One night in mid-September, Gabriel and Elizabeth Cho couldn't sleep. The retired San Dimas couple were too excited about what the next day would bring. Mrs. Cho prayed, and she thought about preparing a second casserole, just in case one of her guests didn't care for kimchi jjigae.
This new chapter in their lives had begun several months earlier, when they saw the news that Los Angeles County had about 600 to 800 Asian and Pacific Islander children who had been removed from their homes, but no licensed Korean American foster parents.
Some of those kids are under the temporary care of extended family. But others — traumatized by abuse or neglect — are dealt the added challenge of trying to start new lives in homes where the language, customs and food were all foreign to them.
"I thought, 'OK, maybe it's my place to take care of them,'" said Mr. Cho, and his wife endorsed the idea.
The Chos were empty nesters, after all. Born in Korea, they had moved to Switzerland in 1975, where Mr. Cho served as a diplomat. Then, in 1980, they settled in Southern California. He opened an electronics store in El Monte while Mrs. Cho began a 30-year career as a postal service clerk, and the couple raised a son who is a doctor and a daughter who's a teacher.
Post-retirement, their two-story house was quiet but for a dog named Happy. Both the Chos were very involved in their Catholic parish, with Mr. Cho serving as a marriage and family counselor, and they were thinking about traveling to visit the Holy Land. But that was before the Chos decided it was their duty to be of service to kids in need.
In February, they drove to a church in Anaheim to hear more about how they could help. And they weren't alone. About 100 Korean families were there to find out about the campaign by a nonprofit called Korean American Family Services to recruit and train foster parents for struggling kids (http://www.kfamla.org.)
Connie Chung Joe, the agency's executive director, said one reason for the shortage may be a cultural difference — Korea traditionally had orphanages rather than a foster system. She said that in Los Angeles, some young immigrants who had been in abusive homes or had witnessed domestic violence, ended up with white, Latino or African American families even though they spoke little or no English.
"The biological parents are supposed to be able to visit with their kids but couldn't communicate with the foster parents at all," she said, "so we heard about kids who stopped eating, were refusing to bathe and just started shutting down."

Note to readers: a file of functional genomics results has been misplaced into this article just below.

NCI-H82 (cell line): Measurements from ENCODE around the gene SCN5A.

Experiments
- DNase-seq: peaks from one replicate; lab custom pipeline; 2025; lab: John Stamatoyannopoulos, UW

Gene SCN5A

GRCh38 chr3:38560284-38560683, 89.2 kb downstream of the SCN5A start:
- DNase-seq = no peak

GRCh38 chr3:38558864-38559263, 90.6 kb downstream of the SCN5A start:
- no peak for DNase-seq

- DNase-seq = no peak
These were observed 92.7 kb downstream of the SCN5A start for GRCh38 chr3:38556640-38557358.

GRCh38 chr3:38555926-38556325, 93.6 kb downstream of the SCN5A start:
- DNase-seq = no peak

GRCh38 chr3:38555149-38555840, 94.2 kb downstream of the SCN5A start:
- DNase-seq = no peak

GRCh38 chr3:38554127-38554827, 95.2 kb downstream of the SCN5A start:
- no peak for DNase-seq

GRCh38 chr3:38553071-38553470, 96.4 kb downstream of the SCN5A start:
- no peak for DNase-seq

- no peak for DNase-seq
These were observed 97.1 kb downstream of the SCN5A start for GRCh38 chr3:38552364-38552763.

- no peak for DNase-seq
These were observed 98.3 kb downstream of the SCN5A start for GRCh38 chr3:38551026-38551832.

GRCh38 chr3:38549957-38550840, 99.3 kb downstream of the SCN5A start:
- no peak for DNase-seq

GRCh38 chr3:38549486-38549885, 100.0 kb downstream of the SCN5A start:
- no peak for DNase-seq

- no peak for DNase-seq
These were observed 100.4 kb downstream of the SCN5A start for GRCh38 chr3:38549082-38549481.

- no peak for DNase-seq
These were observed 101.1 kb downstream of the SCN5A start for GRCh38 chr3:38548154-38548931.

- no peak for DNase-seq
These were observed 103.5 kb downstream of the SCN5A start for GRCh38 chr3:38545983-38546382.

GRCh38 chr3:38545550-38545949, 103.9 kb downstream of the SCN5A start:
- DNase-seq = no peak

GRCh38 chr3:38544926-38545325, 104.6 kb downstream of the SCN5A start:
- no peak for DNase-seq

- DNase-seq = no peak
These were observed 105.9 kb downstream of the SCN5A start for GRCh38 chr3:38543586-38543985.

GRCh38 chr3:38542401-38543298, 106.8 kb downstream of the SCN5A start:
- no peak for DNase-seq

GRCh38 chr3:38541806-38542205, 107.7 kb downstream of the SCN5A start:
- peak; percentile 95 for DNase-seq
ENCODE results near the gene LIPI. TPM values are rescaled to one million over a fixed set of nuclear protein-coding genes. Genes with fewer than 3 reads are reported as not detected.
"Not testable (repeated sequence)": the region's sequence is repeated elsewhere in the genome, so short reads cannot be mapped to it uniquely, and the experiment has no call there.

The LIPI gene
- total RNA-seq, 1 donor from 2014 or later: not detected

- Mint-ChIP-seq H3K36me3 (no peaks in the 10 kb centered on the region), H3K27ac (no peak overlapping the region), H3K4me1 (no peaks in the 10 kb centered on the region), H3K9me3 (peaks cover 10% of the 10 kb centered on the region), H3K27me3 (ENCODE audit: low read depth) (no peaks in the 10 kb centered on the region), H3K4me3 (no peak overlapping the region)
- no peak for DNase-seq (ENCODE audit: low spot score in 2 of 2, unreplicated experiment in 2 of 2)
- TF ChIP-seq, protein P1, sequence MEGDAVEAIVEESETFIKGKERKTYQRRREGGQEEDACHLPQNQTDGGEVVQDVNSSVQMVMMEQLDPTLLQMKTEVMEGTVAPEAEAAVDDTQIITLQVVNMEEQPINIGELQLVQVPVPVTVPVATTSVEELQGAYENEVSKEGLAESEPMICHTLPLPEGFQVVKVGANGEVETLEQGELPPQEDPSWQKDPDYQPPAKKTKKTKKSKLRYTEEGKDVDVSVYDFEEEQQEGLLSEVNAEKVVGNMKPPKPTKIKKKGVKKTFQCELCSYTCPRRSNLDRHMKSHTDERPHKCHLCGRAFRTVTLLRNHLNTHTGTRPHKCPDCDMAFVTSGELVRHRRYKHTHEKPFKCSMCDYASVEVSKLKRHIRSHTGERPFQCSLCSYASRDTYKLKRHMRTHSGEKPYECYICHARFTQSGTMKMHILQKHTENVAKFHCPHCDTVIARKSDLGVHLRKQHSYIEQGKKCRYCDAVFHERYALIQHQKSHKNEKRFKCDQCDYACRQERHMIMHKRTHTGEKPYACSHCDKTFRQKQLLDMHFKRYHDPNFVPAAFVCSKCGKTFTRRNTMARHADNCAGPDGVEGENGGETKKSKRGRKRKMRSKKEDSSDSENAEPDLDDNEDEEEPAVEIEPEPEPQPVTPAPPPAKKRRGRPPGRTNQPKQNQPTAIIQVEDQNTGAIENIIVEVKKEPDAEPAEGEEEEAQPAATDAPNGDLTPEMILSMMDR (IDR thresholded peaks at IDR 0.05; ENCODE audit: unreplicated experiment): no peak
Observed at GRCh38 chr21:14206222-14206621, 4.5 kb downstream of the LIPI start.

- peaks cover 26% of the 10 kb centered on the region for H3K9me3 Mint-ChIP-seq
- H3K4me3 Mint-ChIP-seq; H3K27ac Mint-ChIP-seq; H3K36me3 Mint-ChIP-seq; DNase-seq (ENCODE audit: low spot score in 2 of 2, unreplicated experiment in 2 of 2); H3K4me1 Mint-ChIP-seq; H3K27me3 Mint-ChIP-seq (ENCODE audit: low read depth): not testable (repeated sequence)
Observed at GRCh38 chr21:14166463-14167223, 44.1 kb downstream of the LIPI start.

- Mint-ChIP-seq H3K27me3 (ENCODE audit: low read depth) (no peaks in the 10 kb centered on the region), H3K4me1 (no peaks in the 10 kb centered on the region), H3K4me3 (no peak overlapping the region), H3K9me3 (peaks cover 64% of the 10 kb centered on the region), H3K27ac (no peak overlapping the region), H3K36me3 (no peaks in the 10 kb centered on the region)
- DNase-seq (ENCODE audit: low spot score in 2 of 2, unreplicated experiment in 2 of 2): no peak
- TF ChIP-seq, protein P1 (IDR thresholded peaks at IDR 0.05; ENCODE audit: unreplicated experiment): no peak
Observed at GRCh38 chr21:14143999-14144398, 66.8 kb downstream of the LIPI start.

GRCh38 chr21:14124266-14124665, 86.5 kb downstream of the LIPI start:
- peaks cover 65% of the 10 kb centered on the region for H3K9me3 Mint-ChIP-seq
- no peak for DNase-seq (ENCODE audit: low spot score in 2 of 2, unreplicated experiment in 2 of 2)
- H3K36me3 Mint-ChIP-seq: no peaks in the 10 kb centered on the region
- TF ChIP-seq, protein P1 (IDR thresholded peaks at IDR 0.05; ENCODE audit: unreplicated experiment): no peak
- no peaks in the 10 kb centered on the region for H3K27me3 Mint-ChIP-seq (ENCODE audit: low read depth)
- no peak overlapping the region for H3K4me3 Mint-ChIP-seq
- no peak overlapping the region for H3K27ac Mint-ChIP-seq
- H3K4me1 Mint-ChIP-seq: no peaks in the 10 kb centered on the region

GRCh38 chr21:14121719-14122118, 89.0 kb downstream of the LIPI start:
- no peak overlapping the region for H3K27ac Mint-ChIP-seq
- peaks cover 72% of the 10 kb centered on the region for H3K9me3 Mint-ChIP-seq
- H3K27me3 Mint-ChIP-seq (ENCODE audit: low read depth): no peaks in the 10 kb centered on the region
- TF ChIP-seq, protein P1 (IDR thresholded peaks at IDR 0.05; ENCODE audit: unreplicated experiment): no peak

Chung Joe said Korean American Family Services has received more than 400 queries since launching its foster care training program. Some were from people living in senior housing, who couldn't become foster parents but wanted to help in some way. They offered to provide meals, take the kids for walks or babysit.
The Chos attended an orientation in March and learned that becoming licensed foster parents would take months. They had to undergo background checks, home inspections and 33 hours of training over the course of several weeks. None of which gave them any second thoughts.
The Chos were among 24 families who entered the initial training program, and they were the first to become licensed. Estee Song, a training program manager for the agency, had recommended that the Chos begin with one child, and Mr. Cho was hoping it would be a boy.
But an attorney contacted Chung Joe's agency to say that a brother and sister had been separated and were struggling in their foster homes, and it might be best if they were reunited.
The girl was 14, the boy 10.
The Chos didn't hesitate.
They readied the house, preparing the rooms their own son and daughter once used. Mrs. Cho made bibimbap (mixed rice) and added doenjang-jjigae (soy bean paste casserole) to the kimchi dish. Mr. Cho made arrangements to enroll the kids in nearby public schools.
They were prepared to offer love and structure, but knew their role could well be a temporary one since the children might be reunited with their family one day.
On the big day, Sept. 16, the children arrived midafternoon, and there seemed to be an immediate sense of relief all around. The kids were respectful, and the girl, who spoke very little English, appreciated being able to use her first language.
"As soon as they came, we took them upstairs to show them they have their own rooms," said Mr. Cho. "They were so excited. They'd never had their own rooms."
Ten weeks have gone by, and there have been a few challenges. The siblings hadn't been together for a long time, and they quarreled until reconnecting with each other.
Chung Joe says the Chos introduced the kids to swimming, took them to their first-ever dental appointments, and also discovered that the boy was unable to see the blackboard at school. The Chos got him a pair of glasses.
Song said the Chos are doing very well as rookie foster parents, and the kids have made great strides, as well.
"The older one told me she never thought someone could give her love unconditionally," Song said. "I can see how she has opened up, and she feels very safe and trusts both of them."
Mr. Cho has been working with the boy on his math, and he proudly handed me a progress report that has shown math comprehension gains five straight weeks, from failing grades to a solid B.
The Chos make weekly visits to the library, and the kids already know the daily drill after school: First comes homework, then an hour of reading, and only then can they can play video games or watch television.
Do they regret putting their travel plans on hold? Not at all. There is joy, Mr. Cho said, in their hearts and in their home.